If you build it, they might yawn

Through my various roles I’m exposed to a lot of new ideas and business concepts. Some come from clients looking to grow, others from entrepreneurs hoping to create the next big thing and still others, somewhat randomly, from connections within my network or who find me via my writing and speaking.

Regardless of how our worlds collide, I generally find that most proponents have a decent sense of the customers they intend to serve and almost everyone can clearly articulate the features and benefits of their idea. It’s all good, but it’s rarely enough.

While technology has advanced to the point where many ideas–including your competitors’–can be developed and scaled rapidly and inexpensively, saying you’re a “lean startup” doesn’t automatically convey any advantage. And in a world where customers are overwhelmed by information and choice, your marginally better mousetrap isn’t likely to get easily noticed, much less considered.

The real battle today, the one you need to win, is for attention and trust.

It’s helpful to have a demonstrably better product or service, but to standout out among all the noise, your signal needs to be amplified. And that happens by being intensely relevant and truly remarkable–not merely incrementally better–and by delivering a story that demands to be told, again and again.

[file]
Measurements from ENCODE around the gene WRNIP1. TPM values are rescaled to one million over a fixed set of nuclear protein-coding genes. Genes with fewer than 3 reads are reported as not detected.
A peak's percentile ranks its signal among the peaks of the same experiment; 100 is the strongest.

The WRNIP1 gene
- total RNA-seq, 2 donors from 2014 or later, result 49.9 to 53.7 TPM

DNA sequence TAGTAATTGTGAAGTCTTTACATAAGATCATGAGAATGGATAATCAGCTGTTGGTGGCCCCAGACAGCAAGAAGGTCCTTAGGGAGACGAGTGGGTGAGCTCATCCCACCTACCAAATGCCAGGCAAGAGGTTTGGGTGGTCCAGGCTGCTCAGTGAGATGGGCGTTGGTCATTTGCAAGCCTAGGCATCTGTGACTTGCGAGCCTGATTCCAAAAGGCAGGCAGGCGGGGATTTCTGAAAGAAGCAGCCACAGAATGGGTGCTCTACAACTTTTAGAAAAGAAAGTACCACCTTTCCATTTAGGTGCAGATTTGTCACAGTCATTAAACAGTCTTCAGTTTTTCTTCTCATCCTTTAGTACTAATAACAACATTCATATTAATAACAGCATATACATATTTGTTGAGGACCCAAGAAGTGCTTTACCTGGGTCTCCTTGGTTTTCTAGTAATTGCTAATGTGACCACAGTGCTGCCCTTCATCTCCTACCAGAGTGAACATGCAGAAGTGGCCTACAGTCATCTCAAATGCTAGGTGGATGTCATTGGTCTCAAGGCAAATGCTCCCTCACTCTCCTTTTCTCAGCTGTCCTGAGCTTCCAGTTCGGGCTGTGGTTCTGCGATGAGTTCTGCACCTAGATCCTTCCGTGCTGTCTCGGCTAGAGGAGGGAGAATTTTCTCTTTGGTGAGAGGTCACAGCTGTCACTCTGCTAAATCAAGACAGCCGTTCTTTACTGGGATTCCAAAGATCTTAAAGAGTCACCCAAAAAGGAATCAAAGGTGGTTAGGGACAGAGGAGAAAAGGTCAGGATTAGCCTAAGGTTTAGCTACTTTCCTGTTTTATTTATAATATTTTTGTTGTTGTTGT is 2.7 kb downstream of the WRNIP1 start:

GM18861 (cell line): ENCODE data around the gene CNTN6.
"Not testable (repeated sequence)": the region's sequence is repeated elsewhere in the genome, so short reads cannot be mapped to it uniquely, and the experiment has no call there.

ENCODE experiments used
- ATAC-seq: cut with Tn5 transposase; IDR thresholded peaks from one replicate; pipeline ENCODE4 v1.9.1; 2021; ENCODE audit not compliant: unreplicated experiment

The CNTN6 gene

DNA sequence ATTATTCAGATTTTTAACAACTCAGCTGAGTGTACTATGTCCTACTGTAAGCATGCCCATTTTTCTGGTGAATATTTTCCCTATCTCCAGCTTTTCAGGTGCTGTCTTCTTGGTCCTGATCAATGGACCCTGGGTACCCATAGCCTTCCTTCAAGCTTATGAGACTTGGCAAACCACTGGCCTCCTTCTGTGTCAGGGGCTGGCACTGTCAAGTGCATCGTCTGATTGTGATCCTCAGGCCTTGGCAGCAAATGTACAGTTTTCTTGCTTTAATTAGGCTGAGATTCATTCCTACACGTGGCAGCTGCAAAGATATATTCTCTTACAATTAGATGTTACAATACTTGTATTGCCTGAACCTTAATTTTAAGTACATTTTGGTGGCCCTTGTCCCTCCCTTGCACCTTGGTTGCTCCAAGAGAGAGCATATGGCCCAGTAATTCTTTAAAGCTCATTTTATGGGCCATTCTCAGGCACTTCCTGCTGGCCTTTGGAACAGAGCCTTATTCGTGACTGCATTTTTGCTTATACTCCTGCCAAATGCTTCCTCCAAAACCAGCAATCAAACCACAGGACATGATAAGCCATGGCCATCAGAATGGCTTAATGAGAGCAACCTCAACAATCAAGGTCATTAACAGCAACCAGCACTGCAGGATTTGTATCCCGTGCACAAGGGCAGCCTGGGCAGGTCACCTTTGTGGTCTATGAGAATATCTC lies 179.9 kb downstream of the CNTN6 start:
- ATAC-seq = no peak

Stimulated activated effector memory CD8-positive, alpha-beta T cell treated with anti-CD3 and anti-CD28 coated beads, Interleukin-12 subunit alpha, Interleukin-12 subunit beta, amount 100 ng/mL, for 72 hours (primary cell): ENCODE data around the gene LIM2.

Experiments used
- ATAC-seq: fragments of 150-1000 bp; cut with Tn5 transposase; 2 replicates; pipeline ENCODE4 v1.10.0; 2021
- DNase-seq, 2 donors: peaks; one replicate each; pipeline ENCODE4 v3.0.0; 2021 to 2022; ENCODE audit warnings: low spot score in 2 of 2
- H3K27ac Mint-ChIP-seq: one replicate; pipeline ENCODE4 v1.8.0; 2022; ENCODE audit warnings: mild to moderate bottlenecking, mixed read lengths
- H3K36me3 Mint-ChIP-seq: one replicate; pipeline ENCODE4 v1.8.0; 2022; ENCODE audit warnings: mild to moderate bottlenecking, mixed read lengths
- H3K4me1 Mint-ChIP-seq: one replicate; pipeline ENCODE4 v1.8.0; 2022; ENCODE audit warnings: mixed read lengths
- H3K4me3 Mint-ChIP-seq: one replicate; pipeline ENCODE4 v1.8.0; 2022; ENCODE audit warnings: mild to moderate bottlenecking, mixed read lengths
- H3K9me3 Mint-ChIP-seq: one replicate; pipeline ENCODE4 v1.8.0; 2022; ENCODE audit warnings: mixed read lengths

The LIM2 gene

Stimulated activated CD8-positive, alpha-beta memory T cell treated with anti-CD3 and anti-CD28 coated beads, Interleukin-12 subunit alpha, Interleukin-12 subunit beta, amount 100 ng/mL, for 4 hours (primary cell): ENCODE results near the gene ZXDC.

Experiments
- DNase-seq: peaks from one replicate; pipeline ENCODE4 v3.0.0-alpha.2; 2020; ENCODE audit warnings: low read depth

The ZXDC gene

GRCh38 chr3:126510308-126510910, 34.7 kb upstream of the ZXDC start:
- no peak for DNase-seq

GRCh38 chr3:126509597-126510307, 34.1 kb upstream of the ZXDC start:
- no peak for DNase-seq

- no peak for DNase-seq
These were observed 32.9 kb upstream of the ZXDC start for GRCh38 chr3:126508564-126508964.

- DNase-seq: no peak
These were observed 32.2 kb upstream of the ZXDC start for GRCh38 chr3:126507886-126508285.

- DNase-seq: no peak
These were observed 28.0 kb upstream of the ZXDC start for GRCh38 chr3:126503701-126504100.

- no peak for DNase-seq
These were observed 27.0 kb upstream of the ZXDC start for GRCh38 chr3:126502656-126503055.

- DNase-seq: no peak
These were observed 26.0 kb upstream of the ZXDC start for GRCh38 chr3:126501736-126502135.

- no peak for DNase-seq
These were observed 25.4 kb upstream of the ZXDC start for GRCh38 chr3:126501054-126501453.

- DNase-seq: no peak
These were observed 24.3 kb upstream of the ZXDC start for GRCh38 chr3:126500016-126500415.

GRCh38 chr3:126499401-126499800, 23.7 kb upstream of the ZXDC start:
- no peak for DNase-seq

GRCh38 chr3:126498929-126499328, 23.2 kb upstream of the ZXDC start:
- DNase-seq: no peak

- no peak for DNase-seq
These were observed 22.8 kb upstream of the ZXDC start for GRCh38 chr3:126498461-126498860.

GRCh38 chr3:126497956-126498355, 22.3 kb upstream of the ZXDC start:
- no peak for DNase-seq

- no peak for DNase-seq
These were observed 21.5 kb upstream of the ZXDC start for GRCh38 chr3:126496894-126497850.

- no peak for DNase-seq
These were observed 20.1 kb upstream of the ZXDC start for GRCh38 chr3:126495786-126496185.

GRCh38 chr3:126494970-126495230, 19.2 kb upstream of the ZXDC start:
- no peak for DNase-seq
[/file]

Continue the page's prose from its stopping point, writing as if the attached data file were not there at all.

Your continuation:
Building trust takes time. But if you are serious about building a brand it’s completely about creating an expectation of excellence and emotional power over time. And average or slightly better no longer works.

The reason so many new products and brands struggle is they are merely slightly different rifts on the same old features and benefits. Nice, but hardly remarkable.

The reason so many solid innovations struggle as well as that they fail to connect at an emotional level. Remember, people buy the story before they buy the product.

Just because it’s easy to build the product, don’t be seduced. Just because the internet allows for seemingly easy and cheap customer access, don’t under-estimate the challenge of breaking through the noise.

It’s never been easier to be innovative. It’s also never been easier to be boring.

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